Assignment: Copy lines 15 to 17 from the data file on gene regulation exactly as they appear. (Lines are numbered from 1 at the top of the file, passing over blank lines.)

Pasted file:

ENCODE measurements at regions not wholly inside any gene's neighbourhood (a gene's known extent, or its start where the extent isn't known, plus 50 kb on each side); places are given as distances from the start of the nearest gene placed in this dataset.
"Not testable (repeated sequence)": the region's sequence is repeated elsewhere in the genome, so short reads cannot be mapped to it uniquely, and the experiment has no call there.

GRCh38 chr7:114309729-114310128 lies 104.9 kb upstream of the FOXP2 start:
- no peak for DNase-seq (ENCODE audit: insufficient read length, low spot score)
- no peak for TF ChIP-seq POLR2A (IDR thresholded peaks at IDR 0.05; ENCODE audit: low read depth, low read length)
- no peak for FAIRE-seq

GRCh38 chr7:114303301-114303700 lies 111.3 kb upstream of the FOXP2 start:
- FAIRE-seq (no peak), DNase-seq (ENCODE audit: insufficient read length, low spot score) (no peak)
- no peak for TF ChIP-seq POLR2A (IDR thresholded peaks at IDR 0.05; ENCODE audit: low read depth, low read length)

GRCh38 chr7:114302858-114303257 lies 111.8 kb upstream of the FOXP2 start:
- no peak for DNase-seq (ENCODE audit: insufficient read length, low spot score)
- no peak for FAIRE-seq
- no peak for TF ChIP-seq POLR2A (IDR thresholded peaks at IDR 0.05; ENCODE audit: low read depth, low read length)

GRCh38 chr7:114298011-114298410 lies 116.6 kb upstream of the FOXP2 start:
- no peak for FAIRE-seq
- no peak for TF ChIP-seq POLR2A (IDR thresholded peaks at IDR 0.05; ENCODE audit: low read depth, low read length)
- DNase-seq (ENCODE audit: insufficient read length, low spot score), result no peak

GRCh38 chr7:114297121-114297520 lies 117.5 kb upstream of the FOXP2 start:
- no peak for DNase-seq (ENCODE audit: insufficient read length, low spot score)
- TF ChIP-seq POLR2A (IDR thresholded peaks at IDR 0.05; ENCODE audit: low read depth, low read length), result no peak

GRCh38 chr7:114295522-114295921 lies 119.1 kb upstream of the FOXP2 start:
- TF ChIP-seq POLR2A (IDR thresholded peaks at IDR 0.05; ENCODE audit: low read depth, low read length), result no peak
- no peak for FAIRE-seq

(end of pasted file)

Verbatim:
- no peak for FAIRE-seq
- no peak for TF ChIP-seq POLR2A (IDR thresholded peaks at IDR 0.05; ENCODE audit: low read depth, low read length)
- DNase-seq (ENCODE audit: insufficient read length, low spot score), result no peak